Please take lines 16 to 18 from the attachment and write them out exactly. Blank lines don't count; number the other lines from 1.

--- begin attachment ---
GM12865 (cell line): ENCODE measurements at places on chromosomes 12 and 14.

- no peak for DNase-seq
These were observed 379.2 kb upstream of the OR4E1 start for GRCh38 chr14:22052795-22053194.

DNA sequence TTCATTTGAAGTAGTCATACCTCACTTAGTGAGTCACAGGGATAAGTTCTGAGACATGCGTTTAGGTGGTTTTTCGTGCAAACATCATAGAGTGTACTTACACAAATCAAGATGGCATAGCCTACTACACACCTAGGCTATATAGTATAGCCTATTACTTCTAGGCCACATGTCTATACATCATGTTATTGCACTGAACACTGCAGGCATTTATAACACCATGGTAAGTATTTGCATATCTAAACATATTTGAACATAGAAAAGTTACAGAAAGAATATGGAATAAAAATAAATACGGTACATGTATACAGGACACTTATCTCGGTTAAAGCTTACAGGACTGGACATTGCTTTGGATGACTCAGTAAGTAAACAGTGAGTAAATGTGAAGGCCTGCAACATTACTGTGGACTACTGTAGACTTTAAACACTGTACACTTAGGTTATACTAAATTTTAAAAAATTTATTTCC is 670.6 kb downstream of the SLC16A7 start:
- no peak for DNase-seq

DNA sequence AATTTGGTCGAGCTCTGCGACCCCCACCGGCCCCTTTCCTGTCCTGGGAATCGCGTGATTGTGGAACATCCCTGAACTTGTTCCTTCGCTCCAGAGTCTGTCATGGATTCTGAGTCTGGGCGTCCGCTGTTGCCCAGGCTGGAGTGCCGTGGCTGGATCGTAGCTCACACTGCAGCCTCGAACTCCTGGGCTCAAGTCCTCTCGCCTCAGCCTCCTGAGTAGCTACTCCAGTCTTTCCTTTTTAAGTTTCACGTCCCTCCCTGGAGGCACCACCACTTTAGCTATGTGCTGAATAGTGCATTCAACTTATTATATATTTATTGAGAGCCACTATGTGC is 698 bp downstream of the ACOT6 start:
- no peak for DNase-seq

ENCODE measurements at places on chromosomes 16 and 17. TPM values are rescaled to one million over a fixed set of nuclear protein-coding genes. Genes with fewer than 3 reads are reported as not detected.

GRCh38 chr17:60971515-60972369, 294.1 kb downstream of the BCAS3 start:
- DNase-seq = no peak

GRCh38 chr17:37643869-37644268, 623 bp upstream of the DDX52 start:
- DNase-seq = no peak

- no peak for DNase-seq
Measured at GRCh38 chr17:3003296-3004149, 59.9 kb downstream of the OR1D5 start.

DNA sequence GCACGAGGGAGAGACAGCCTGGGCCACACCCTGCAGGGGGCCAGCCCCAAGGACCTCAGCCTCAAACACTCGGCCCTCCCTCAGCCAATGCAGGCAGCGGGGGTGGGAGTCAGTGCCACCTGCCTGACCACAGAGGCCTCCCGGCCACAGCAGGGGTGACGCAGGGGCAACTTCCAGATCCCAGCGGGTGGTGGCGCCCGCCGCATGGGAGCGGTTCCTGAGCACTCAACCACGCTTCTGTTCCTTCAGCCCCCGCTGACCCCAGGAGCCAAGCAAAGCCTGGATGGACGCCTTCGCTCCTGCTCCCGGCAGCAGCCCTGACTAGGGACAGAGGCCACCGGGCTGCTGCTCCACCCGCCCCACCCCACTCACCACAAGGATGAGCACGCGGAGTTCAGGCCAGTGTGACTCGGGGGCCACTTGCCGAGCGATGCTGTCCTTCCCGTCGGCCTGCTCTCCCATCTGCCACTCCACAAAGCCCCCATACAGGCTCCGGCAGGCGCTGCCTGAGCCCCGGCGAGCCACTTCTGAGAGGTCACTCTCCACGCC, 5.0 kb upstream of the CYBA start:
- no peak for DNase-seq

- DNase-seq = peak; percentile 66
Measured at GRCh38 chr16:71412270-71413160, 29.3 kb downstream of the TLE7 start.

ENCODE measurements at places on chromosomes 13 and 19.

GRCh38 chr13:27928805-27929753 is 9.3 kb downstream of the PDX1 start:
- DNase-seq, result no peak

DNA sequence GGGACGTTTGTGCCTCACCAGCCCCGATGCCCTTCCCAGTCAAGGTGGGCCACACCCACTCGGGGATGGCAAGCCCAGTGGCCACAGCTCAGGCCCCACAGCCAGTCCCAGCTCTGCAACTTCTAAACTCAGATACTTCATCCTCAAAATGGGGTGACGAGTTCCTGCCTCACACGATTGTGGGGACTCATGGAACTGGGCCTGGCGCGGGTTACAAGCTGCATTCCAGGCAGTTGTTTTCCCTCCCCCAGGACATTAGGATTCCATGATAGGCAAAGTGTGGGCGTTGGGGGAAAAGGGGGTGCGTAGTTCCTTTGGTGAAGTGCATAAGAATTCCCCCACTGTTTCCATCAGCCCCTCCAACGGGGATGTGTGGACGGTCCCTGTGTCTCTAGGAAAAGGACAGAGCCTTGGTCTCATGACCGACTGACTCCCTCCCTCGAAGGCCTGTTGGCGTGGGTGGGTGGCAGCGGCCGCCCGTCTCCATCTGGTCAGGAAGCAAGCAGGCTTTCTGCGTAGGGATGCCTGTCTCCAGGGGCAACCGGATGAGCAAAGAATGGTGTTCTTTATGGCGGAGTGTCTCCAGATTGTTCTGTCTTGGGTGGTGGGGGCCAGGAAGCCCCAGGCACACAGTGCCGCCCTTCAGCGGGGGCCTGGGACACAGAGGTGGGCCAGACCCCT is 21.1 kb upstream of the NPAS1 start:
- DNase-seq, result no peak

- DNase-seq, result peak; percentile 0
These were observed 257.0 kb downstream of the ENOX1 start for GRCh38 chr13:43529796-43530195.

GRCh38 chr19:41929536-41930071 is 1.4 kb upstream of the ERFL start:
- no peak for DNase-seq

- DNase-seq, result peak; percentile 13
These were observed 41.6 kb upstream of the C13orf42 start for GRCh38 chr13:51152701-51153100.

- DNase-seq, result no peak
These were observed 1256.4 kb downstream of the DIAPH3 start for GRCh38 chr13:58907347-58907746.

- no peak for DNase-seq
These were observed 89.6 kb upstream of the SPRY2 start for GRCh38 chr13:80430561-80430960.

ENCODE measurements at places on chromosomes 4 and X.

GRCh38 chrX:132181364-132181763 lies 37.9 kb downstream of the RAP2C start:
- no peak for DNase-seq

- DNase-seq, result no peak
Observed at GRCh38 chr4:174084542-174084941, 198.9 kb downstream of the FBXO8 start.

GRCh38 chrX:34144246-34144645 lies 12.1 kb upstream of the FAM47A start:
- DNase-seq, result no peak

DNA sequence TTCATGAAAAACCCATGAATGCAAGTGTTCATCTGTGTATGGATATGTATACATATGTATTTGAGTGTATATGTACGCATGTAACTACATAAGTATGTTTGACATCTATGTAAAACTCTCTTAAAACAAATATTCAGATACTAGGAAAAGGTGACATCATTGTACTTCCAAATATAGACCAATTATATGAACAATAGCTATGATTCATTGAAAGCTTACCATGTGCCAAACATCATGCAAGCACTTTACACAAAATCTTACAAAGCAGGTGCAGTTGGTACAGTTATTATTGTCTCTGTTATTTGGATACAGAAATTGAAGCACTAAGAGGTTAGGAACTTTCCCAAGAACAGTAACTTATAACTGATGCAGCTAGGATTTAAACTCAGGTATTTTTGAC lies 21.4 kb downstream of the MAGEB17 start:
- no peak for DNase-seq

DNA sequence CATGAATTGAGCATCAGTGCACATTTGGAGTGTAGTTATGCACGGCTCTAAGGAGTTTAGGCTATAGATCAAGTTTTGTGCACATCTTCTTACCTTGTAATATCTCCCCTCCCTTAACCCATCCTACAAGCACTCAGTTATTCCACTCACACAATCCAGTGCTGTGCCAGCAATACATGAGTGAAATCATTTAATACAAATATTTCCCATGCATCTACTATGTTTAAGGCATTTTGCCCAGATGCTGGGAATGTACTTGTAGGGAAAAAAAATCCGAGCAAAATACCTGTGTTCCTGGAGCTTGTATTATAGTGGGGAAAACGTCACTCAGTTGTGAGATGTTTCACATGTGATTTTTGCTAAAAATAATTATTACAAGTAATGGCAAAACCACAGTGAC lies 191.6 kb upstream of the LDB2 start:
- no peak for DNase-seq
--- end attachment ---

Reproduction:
- no peak for DNase-seq

- DNase-seq = peak; percentile 66
Measured at GRCh38 chr16:71412270-71413160, 29.3 kb downstream of the TLE7 start.